In my company's existing CRM system we have a lot of public APIs that are accessible to everyone in the web (kinda like Flickr APIs).

We are planning to shift our CRM into Salesforce in the near future.

So I was wondering whether it is possible to create such publicly available open APIs in Salesforce also ?.

1 Answer 1


Definitely... one straightforward approach would be to spin up a custom public REST service on the SFDC stack.

Two basic parts to the exercise: 1) Write your web service 2) Expose it via public Force.com site

I'm going to pick a dead-simple example just to make the point. Let's say your goal is a public API to validate that a Contact exists in your SFDC database... you will pass an email and want a response back.

Let's start at the end and define how we can test our web service... I prefer curl to debug and test my web services, but use Fiddler or whatever if that's your preference:

test a POST to our webservice
curl -H “Content-Type: application/json” -d ‘{“email”:”emailToCheck@fake.com”}’

example HTTP 200 Response Body
{“email”:”emailToCheck@fake.com”, ”valid”:”true”}

Your URL pattern will always follow the pattern I've outlined above. The only parts that will vary are 'your-custom-domain.force.com' and the name of the service (in this case 'checkemail') as defined in your @RestResource URL map (more on that shortly).

PART 1: Create the web service

Create a new SFDC Apex class with the @RestResource URL map... the code I've included below is functional beta code, could be cleaned up a bit but should help you get started:

global without sharing class checkemail {

    global class JSONResult {
        global Map<String,String> nameValuePairs = new Map<String,String>();

    global static void doPost()
        RestRequest req = RestContext.request;
        RestResponse res = RestContext.response;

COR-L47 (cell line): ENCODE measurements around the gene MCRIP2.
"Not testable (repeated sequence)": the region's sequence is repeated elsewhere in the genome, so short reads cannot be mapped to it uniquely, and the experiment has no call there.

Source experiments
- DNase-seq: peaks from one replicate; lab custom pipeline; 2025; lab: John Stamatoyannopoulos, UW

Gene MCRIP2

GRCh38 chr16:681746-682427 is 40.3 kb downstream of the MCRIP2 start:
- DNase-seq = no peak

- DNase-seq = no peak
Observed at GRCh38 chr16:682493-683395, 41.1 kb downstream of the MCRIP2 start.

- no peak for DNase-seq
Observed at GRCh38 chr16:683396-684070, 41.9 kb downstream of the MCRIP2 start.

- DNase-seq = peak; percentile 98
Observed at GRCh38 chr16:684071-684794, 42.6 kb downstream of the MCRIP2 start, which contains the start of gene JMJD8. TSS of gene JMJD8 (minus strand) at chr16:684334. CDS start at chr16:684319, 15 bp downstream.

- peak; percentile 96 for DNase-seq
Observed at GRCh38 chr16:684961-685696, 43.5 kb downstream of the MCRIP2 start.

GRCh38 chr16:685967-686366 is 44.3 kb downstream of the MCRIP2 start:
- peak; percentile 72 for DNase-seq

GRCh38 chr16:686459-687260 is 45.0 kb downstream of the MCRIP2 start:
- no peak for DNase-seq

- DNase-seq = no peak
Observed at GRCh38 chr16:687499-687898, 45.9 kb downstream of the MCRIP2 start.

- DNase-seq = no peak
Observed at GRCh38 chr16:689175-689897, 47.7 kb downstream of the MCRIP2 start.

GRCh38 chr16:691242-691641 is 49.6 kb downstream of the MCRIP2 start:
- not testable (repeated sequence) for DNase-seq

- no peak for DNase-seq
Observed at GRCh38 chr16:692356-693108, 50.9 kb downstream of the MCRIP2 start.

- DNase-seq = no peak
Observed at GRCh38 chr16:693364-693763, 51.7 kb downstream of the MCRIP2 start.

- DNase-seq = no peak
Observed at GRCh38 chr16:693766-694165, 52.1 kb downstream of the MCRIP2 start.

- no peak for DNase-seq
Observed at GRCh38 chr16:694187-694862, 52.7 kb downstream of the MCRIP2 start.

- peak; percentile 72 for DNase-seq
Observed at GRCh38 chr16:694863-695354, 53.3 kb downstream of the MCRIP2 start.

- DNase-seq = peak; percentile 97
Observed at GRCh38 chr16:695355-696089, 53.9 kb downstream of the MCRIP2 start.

JSONResult payload = new JSONResult();
        String emailAddress = 'null';
        List<Contact> c = new List<Contact>();

        try {

            JSONParser p2 = JSON.createParser(cleanRequestBody);
            while (p2.nextToken() != null) {
                //get email address from request body
                if ((p2.getCurrentToken() == JSONToken.FIELD_NAME)) {
                    String fieldName = p2.getText();
                    if(fieldName == 'email') {
                        emailAddress = p2.getText();

            if(String.isNotBlank(emailAddress)) {
                c = [   Select ID, Email, FROM Contact 
                        WHERE Email = :emailAddress LIMIT 1];

            //if the email address is valid (e.g. there is a contact match)...
            if(c.size() > 0) {
            else {
            res.statusCode = 200;
            res.responseBody = Blob.valueOf(JSON.serialize(payload.nameValuePairs));
        catch (Exception e) {
            res.statusCode = 500;
            res.responseBody = Blob.valueOf('Internal error: ' + e + '... line number = ' + e.getLineNumber());

PART 2: Public Force.com Site

To debug and consume your web service, you’ll need to setup a public site and expose the service through that site.

Setup > Develop > Sites > Click the NAME of the Site under the ‘Site Label’ column > Public Access Settings > Apex Class Access

Click-fest… if you end up in the wrong place, double-check your clicks.

Final Thoughts

I've encountered a fair amount of confusion surrounding SFDC web services and return types… people wrestling with quotes and escape sequences. I don't get it, why would you do that extra work. Simply set the responseBody and let the system do the serialization.

If you are generating a response similar to “{\”signup\”:{\”salesforce_id\”:\”003110022068XNz\”,\”nationbuilder_id\”:65536\”}” you should rethink your approach... you are doing it the hard way.

For services generating complex JSON responses your HTTP methods SHOULD NOT return anything... let SFDC do what it does, the proper non-escaped serialization can be done for you via the HttpResponse class as illustrated above.

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